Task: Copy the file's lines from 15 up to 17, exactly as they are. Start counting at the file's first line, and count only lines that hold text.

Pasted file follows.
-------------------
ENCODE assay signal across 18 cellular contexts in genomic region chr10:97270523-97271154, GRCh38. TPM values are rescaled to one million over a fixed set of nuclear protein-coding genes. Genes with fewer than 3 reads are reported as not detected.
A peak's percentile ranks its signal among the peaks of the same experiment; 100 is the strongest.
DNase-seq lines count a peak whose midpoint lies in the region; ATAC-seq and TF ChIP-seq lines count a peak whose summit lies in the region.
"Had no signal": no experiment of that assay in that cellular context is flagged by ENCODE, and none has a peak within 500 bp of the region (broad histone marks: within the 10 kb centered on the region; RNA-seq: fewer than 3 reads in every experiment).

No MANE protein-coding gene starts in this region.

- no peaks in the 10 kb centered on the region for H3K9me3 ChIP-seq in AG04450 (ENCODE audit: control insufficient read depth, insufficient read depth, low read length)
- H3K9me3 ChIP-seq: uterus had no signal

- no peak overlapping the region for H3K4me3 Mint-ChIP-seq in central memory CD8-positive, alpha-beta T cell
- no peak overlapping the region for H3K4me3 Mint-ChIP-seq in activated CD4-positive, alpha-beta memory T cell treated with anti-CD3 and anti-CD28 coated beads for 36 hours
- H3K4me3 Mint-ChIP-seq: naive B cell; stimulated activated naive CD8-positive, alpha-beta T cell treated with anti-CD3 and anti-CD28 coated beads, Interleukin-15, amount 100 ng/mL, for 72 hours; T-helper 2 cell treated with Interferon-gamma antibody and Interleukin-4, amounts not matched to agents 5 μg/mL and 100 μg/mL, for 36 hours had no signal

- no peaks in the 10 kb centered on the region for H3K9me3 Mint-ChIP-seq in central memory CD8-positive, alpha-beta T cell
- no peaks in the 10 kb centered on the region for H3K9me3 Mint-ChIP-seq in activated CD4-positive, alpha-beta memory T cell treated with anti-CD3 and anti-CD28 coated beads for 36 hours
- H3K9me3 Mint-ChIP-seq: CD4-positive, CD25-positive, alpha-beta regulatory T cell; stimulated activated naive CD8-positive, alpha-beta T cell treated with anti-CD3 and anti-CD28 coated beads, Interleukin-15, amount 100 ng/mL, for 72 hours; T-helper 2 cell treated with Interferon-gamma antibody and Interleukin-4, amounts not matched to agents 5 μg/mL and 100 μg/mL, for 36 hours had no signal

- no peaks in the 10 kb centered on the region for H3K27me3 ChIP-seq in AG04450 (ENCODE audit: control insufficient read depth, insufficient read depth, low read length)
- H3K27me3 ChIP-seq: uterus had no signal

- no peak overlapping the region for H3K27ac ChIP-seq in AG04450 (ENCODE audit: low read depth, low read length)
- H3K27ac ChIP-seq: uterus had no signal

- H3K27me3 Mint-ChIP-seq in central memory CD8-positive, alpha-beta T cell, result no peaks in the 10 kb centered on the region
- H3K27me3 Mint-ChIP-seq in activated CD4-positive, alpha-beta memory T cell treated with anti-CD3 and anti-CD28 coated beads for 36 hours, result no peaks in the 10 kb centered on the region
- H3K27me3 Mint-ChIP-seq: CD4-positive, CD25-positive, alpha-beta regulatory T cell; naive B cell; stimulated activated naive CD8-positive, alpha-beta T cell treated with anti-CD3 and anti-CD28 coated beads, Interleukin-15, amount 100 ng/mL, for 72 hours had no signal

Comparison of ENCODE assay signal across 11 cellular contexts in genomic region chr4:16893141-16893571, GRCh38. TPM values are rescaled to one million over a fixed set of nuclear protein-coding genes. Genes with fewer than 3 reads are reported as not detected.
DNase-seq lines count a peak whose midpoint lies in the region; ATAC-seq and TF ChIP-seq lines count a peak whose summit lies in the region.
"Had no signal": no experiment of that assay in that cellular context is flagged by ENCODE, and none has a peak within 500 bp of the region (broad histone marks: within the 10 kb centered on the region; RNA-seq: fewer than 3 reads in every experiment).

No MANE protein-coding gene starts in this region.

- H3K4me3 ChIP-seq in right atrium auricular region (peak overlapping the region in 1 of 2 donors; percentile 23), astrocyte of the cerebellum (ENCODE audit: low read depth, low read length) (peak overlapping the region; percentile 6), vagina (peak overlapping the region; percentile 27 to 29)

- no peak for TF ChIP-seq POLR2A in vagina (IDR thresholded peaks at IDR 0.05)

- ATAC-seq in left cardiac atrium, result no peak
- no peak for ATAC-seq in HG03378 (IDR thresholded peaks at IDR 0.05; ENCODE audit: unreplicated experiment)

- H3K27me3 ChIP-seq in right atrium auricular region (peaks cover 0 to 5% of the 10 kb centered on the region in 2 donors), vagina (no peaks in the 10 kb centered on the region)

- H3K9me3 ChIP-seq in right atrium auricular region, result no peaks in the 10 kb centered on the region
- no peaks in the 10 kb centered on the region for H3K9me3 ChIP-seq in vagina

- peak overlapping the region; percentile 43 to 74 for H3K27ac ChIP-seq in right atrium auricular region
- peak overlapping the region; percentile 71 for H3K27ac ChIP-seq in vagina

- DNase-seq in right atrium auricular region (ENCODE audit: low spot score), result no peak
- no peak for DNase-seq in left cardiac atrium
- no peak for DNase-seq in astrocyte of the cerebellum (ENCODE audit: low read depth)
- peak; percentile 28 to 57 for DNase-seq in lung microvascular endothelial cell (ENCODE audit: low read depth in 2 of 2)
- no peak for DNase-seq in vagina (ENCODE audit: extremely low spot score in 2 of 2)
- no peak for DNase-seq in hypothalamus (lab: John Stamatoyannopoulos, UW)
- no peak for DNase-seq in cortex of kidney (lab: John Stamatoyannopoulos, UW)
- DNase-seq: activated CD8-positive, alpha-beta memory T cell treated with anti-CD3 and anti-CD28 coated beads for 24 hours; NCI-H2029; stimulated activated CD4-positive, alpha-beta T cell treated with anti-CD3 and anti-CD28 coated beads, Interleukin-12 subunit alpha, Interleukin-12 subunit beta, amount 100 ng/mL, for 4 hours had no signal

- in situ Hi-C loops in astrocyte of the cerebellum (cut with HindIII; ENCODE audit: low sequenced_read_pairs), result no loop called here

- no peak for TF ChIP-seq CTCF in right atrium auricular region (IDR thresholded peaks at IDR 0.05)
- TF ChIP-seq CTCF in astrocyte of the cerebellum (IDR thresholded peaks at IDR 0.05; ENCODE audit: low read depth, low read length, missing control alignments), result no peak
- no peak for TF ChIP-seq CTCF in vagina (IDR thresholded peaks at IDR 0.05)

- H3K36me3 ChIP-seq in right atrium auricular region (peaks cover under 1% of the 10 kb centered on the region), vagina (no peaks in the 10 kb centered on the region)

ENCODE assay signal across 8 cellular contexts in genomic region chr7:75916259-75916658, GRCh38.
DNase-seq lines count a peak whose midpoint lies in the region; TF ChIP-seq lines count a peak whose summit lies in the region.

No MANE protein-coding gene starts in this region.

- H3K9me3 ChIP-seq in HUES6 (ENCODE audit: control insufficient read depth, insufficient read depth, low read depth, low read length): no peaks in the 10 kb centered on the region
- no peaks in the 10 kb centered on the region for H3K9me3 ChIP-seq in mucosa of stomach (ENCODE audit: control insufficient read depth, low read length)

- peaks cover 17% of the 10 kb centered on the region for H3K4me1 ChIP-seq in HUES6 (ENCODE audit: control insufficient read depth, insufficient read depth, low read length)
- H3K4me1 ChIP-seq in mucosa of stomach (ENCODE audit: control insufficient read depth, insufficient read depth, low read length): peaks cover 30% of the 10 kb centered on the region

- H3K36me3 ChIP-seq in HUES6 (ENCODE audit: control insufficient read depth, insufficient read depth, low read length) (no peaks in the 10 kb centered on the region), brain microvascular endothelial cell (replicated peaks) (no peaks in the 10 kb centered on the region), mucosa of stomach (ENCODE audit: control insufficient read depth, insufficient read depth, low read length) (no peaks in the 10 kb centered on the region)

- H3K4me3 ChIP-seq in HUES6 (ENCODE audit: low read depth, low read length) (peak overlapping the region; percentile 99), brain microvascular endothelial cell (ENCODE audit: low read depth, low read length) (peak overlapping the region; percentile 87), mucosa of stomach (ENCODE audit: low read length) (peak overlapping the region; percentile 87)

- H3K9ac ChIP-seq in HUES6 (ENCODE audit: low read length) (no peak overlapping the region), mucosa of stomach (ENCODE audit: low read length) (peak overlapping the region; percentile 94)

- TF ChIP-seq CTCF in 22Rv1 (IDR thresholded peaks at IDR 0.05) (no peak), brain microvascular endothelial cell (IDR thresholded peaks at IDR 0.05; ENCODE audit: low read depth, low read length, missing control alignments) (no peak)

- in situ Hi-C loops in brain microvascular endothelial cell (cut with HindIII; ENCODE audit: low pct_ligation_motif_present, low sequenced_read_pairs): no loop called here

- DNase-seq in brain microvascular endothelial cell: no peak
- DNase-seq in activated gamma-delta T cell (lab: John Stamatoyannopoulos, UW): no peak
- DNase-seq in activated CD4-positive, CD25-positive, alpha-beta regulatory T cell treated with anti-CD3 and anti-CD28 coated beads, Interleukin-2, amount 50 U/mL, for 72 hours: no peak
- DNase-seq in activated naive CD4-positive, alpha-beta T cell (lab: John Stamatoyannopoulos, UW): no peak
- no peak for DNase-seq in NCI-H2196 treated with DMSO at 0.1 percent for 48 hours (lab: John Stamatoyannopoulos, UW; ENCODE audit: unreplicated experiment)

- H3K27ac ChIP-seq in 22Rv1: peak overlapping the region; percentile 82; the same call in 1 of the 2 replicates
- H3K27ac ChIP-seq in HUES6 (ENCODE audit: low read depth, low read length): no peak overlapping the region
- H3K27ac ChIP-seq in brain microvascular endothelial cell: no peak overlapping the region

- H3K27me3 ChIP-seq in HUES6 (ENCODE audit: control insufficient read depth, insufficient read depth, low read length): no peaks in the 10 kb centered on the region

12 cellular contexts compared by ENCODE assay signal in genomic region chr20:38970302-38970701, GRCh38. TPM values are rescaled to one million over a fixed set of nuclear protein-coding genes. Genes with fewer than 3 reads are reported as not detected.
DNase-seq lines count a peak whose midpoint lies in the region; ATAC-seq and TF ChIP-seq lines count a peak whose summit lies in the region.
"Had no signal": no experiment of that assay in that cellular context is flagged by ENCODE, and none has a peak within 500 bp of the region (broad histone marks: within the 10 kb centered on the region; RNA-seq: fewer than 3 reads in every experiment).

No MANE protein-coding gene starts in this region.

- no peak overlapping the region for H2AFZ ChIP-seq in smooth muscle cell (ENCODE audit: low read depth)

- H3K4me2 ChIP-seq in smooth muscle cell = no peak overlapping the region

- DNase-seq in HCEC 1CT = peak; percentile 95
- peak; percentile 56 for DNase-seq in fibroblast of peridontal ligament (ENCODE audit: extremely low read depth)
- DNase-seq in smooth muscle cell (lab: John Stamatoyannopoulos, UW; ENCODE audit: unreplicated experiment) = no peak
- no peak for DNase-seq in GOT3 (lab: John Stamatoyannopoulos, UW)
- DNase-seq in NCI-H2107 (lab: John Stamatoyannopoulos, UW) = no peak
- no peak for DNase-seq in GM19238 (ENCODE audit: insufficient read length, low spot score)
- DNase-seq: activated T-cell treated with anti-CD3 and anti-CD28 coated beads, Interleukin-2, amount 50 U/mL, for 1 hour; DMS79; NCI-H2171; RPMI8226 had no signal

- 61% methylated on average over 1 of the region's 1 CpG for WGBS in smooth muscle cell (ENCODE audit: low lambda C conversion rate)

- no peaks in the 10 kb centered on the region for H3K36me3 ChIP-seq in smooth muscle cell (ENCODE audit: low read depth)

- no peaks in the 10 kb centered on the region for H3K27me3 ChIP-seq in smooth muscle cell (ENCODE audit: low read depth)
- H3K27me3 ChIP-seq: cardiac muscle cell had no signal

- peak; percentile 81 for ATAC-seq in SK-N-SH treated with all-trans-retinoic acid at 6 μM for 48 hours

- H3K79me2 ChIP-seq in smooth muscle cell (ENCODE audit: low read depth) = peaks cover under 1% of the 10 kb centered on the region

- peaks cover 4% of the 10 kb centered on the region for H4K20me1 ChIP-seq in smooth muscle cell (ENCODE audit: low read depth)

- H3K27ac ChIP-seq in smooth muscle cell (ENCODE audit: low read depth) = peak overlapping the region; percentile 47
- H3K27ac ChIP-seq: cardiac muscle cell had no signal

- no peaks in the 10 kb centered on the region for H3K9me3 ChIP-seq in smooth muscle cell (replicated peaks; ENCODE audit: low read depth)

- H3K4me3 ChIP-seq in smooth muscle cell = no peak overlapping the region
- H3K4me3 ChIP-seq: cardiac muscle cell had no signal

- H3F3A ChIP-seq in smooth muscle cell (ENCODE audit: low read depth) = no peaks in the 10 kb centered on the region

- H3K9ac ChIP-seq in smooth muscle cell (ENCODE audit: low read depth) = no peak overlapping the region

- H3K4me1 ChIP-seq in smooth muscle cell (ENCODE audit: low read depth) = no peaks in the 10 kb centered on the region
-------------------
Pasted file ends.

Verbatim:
- H3K27me3 ChIP-seq: uterus had no signal

- no peak overlapping the region for H3K27ac ChIP-seq in AG04450 (ENCODE audit: low read depth, low read length)
- H3K27ac ChIP-seq: uterus had no signal